You've Probably Never Had Flavored Milk Like This
Seasonal flavors are everywhere, these days—in our coffee, our candy, our cereal, even dog food. So why not milk, too? Stew Leonard's, the Connecticut-based dairy store and market famous for its entertaining shopping experience (does your local grocery store have animatronic cows?), has released, for a limited time only, their extremely Thanksgiving-appropriate Apple Pie a la Mode milk.
Starting off with the store's highly-regarded fresh whole milk, free from artificial growth hormones and antibiotics, procured from award-winning upstate New York dairy farms, they take the flavors of two other top sellers in the store—apple pies, baked fresh every day right on premises, along with Stew-brand vanilla ice cream—and mix them all up together.
How does it taste? The first thing you notice, besides the extreme creaminess of the milk, are the apple pie spices; there's a hint of apple there, behind it, but truth be told, what you really get is something akin to the milk left in the bowl after a nice big helping of Cinnamon Toast Crunch. (Which, it must be mentioned, is very much a positive, at least for those of us who remember after-school CTC sessions with extreme fondness.) The milk is sold in glass half-gallon containers, and retails for $5.99.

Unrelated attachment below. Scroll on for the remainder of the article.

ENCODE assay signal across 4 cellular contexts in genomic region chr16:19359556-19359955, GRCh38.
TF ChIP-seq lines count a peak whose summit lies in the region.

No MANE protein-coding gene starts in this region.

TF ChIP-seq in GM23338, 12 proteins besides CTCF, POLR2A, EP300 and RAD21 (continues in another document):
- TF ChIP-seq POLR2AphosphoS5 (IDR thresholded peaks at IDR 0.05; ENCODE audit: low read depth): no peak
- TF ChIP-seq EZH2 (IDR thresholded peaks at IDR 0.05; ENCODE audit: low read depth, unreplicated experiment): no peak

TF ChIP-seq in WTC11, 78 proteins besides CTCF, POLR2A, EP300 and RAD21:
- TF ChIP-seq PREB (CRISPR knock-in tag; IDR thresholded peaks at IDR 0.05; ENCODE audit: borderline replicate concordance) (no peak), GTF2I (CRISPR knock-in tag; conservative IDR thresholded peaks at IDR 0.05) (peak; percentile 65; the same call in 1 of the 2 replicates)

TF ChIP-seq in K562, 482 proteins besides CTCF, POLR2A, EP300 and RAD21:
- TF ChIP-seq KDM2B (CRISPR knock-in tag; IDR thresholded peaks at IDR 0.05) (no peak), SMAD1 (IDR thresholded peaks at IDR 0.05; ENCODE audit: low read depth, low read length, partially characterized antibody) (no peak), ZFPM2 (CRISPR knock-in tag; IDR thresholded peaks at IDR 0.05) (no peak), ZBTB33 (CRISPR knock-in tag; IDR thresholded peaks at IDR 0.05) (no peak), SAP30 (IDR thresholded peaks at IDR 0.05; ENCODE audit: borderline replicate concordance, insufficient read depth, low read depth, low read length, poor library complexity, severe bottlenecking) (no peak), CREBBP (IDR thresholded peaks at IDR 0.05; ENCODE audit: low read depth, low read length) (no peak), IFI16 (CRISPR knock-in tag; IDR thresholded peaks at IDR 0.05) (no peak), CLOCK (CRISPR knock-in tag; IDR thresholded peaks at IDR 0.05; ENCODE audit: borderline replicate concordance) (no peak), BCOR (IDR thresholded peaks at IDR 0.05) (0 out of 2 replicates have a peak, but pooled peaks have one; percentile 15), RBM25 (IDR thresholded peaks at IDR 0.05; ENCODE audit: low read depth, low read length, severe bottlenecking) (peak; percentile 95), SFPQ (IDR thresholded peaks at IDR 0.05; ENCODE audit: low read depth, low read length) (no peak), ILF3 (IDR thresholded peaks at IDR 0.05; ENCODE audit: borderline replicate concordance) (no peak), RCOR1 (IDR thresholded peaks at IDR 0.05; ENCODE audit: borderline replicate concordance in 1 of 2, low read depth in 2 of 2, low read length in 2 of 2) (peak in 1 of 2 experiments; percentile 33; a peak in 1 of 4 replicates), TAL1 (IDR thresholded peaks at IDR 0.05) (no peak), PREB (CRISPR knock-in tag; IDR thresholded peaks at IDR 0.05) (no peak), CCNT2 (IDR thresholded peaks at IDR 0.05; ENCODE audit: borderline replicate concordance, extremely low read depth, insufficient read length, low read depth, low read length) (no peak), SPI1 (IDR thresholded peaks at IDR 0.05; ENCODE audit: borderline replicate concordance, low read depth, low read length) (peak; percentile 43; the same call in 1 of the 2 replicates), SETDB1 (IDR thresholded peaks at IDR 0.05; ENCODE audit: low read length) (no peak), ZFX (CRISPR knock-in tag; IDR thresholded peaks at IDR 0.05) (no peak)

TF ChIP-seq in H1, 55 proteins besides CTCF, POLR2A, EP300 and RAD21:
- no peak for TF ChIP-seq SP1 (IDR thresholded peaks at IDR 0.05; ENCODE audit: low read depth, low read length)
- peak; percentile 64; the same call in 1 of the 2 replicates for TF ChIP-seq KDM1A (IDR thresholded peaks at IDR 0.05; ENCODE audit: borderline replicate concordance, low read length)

This isn't the first time Stew Leonard's has done a departure from ordinary flavored milks—the fun kicked off last holiday season when they gave the world Christmas Cookie Milk, rich with sugar cookie taste. Missed it? No fear—it'll be back after Thanksgiving. This past Easter, they tried a nifty spin on a same-old-same-old, creating a Chocolate Bunny flavored milk, which we can't wait to try. (It's coming back next spring, we hear.)
With just a handful of destination-worthy stores in Connecticut and the New York City suburbs, Stew Leonard's founder (Stew Leonard, Sr.) began his career as a milkman in Norwalk, Connecticut—to this day, the store, which sells a wide range of groceries, produce, meat, seafood and baked goods, is perhaps still best known for its fresh dairy items, including ice cream, milk and butter.